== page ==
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Green thumbs Fostering growth is a way of life for Pendleton Master Gardeners By KATE WHITTLE East Oregonian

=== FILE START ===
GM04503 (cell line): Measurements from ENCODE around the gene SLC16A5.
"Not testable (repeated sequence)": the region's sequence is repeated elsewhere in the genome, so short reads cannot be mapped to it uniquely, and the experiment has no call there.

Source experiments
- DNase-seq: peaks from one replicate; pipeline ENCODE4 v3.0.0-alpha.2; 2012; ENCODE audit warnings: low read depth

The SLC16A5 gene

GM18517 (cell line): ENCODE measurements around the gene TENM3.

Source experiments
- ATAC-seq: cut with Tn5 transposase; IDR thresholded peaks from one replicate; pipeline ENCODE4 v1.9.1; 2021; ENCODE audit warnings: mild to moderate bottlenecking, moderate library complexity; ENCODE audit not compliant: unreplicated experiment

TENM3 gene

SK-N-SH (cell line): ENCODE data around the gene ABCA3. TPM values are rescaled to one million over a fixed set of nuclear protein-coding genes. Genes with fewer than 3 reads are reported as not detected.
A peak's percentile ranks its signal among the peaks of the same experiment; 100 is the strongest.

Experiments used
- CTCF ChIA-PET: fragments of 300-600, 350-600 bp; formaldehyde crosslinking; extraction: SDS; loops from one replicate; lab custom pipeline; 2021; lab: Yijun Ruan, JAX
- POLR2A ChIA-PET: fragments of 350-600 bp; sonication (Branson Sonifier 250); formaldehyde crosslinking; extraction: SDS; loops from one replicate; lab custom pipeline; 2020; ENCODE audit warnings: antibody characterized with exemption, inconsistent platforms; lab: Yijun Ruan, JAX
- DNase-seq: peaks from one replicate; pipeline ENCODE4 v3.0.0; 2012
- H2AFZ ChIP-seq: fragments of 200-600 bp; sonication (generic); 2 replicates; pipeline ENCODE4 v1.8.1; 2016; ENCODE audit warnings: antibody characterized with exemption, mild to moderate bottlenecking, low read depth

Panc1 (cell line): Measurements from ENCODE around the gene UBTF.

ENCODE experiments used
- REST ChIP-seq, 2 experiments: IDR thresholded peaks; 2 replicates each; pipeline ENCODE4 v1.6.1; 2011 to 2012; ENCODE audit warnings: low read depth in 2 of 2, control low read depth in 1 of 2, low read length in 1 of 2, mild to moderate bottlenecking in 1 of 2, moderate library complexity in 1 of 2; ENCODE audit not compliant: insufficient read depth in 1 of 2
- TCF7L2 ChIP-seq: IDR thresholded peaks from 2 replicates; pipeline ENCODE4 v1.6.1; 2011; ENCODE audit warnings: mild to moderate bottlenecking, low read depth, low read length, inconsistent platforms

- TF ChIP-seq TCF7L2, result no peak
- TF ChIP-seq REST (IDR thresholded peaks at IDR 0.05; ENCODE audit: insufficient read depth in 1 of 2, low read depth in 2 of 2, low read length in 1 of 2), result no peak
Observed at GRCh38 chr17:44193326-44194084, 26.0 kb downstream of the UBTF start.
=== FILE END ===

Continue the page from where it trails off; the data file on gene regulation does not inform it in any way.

n a hill overlooking Pendleton, trucks rumbling by on I84 can be seen through the waving stalks of sunflowers bordering the Tower Hill community garden. But behind the wooden fence atop southwest Pendleton hill is a hidden, lush world of bounty. The Tower Hill garden, named for the water tower nearby, is one of three community gardens in Pendleton overseen completely by the volunteer group Master Gardeners. The gardens serve as a teaching tool for the Master Gardeners and way to supply good food to Pendletonians in need. On the sunny, breezy early fall afternoon, a few volunteers are here helping pick tomatoes. They’ll stop occasionally to sample one of the luscious, jewel-like Interested in learning more? tomatoes glinting on the vines. Contact the Umatilla County “Try this yellow lollipop,” says Master Gardeners by calling Tracy Childress, clad in denim the Oregon State University overalls and green clogs. An offi- Extension Office at 541-278cial Master Gardener, she’s 5403. retired from full-time teaching and now cruises Pendleton in a red Prius, going to gardens in the summer and substitute teaching gigs in the winter. You don’t have to ask why she gardens. “The smell of these tomatoes is just intoxicating,” she says, inhaling the spicy, earthy scent of tomato vines. For many people who have to pay the bills by other means, getting their hands dirty in a garden occasionally keeps them sane. Cindy Criswell works at the InterMountain Education Service District nearby. She’s been coming over to help at the garden for about six years now. The garden’s just a few yards from her office, but a million miles away from her job sitting in front of a computer screen in the IT department. Master Gardener Annette Frye designed the Tower Hill garden and picked out the dozens of heirloom seeds. Master Gardeners is a nationwide group, and Frye helped found Pendleton’s chapter in 2004. Its mission, says Frye, is to teach people how to garden sustainably. The Oregon State University agriculture program extension office, based at Blue Mountain Community College, takes questions and directs people to a Master Gardener who can help. Gardeners are expected to put in at least 50 hours of volunteer time each year, but Frye guesses she put in more than 500 during her year as president. During harvest season, Cindy Criswell spends her Wednesday afternoon loading up her trunk with produce and delivering it to people in need around Pendleton. The community gardens produced a combined 5,000 pounds of food last year, and most of it gets divvied between the senior center, Salvation Army, local charities and any family the garden volunteers personally know could use a little help. Cindy Criswell knew some people with empty cupboards. “Last week, I stopped by their house, opened my trunk and said, ‘Take whatever you want,’” she said with satisfaction. Most of the produce ends up at Salvation Army, where head cook Ralph McCall is thrilled to have it. Monday through Saturday, he and a team of volunteers feed lunch to as many as 70 people each day. With food donations, fresh produce can be the hardest to get, so the community gardens help make up the difference. “With the master gardens harvest right now, it’s amazing all I get,” McCall said. Anyone can come to Salvation Army and pick up raw food to take home and cook themselves, and sometimes McCall gets to help people learn what to do with less-common fare such as Chinese eggplants and lemon cucumbers. “Every day we get people excited about unusual vegetables,” he said, “It’s kind of gotten to be almost a joke among my clientele, ‘What is Ralph gonna throw at us today?’” For those in Pendleton who’d like to till their own patch of earth, but doesn’t have the space, Master Gardeners offer a resource for them, too. A few miles away from the Tower Garden in the southeast part of Pendleton, the Hill Garden has plots available for families to garden. Frye said this year’s families signed up in early spring for their space at Washington Elementary. Master Gardeners won’t do the work for anyone, but they’ll share their knowledge. “You know what they say about you give a person a fish?” said Childress. Frye agrees. “We don’t want to be judging anyone, we want to teach,” she said.